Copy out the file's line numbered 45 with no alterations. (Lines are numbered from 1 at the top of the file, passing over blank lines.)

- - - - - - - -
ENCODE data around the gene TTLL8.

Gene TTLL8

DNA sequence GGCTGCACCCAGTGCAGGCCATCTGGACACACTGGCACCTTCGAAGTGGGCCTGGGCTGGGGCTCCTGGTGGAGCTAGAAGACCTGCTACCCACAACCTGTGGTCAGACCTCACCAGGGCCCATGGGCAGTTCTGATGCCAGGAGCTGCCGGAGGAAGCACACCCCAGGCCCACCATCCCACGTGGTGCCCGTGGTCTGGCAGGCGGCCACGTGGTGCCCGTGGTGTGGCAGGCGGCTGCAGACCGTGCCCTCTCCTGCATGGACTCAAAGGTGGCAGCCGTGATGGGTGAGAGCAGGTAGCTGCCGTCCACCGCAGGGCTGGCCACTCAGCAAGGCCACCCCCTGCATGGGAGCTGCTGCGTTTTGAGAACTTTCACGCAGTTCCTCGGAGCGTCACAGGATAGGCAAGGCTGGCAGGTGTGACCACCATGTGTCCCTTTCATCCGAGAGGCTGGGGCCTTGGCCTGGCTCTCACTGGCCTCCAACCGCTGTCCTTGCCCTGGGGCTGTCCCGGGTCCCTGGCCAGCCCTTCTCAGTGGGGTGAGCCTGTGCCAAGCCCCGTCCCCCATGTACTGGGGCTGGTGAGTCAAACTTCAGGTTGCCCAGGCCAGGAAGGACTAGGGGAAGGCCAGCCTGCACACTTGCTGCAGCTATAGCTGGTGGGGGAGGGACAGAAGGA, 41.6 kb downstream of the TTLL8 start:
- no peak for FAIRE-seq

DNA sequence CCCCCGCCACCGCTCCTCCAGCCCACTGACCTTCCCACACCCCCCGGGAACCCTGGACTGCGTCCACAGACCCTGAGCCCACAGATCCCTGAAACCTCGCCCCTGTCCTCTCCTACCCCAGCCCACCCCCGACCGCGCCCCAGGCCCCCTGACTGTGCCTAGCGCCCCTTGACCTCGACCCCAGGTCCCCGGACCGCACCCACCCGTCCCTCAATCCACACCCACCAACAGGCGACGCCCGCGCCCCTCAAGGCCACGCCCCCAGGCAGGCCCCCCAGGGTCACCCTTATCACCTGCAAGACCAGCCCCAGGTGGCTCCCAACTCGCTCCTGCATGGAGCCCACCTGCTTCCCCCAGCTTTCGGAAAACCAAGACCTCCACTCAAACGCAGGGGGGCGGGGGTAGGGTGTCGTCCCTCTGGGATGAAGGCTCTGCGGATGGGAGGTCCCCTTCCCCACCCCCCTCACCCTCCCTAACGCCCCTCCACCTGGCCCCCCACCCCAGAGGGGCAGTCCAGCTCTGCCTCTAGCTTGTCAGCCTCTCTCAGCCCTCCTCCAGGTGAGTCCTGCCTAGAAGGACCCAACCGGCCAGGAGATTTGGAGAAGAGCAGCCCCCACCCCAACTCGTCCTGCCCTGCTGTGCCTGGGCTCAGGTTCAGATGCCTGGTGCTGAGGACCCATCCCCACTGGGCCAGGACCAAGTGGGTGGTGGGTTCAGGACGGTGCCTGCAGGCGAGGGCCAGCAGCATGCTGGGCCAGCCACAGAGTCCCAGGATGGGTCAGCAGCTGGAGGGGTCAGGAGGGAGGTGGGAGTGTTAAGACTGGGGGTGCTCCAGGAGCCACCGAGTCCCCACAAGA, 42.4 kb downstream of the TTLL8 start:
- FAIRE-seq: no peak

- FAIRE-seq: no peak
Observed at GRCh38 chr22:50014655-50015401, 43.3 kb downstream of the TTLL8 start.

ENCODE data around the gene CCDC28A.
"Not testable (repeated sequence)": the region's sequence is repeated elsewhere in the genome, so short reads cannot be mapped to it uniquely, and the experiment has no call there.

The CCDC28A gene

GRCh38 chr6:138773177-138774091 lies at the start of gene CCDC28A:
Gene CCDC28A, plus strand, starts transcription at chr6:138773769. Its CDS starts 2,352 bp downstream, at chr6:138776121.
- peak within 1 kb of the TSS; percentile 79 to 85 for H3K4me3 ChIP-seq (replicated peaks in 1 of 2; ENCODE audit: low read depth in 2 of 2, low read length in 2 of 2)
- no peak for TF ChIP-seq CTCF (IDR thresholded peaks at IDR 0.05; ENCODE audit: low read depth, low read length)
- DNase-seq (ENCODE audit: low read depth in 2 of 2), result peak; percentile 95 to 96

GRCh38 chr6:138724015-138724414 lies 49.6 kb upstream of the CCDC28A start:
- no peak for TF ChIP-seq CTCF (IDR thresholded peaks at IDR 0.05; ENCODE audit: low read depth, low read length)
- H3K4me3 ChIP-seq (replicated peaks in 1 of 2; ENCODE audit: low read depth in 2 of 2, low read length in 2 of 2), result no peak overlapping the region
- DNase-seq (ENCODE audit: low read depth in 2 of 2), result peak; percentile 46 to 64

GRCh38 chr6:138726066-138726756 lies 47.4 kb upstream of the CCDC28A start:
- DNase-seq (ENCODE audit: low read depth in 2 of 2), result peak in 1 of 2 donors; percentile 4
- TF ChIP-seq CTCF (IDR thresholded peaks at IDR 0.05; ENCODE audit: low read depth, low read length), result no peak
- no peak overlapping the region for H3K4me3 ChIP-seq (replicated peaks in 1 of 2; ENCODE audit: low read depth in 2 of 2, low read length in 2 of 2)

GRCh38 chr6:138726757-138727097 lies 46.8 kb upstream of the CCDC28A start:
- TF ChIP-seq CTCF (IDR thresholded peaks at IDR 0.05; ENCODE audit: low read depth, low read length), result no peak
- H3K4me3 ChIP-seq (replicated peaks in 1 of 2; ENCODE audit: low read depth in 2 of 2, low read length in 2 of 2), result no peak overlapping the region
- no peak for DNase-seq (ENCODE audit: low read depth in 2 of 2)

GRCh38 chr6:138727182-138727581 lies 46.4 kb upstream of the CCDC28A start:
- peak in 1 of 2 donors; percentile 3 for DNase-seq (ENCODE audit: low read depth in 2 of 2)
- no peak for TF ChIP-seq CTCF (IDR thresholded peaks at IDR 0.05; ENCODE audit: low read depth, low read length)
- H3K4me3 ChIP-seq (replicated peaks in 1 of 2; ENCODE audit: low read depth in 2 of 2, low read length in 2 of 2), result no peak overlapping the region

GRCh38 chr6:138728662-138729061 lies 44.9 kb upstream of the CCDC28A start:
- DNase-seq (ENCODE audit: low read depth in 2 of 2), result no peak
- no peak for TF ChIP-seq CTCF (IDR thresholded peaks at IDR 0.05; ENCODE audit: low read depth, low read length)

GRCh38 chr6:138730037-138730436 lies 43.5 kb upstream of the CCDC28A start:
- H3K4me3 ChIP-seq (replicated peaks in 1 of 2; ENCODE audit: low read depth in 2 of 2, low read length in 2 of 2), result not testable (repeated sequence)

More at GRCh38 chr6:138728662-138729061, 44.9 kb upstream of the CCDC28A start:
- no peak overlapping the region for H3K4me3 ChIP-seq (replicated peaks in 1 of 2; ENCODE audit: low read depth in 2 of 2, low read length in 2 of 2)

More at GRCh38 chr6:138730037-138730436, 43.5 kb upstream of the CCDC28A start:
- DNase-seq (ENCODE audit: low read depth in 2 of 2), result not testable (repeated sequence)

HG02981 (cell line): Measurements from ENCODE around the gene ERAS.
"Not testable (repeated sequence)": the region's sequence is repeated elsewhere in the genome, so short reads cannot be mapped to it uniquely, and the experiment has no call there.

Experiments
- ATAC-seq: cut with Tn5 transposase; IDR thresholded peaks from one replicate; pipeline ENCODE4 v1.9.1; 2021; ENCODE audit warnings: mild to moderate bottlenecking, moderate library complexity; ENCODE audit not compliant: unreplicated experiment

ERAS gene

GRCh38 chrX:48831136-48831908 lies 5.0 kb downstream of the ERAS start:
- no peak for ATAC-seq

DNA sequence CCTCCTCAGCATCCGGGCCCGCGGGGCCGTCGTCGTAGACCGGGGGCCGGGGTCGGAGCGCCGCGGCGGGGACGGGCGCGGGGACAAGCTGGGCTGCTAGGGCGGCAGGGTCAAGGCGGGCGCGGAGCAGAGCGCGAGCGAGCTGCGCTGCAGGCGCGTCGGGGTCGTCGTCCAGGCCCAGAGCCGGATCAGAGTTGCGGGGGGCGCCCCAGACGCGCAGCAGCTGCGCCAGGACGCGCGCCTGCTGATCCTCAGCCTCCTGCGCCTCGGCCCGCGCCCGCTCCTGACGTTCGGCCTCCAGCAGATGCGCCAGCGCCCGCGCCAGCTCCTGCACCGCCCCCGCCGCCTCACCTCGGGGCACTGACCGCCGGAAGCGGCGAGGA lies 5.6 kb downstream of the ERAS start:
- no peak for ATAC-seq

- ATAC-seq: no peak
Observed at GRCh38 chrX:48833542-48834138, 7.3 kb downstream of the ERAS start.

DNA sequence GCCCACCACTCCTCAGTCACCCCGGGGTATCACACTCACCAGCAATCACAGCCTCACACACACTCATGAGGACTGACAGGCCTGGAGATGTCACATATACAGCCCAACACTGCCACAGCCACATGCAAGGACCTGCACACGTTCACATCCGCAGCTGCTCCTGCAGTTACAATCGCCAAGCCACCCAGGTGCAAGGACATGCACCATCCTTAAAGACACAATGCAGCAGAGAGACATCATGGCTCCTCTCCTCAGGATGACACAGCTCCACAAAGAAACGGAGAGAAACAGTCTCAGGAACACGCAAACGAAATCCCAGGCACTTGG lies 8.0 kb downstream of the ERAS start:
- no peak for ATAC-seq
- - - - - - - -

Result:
- ATAC-seq: cut with Tn5 transposase; IDR thresholded peaks from one replicate; pipeline ENCODE4 v1.9.1; 2021; ENCODE audit warnings: mild to moderate bottlenecking, moderate library complexity; ENCODE audit not compliant: unreplicated experiment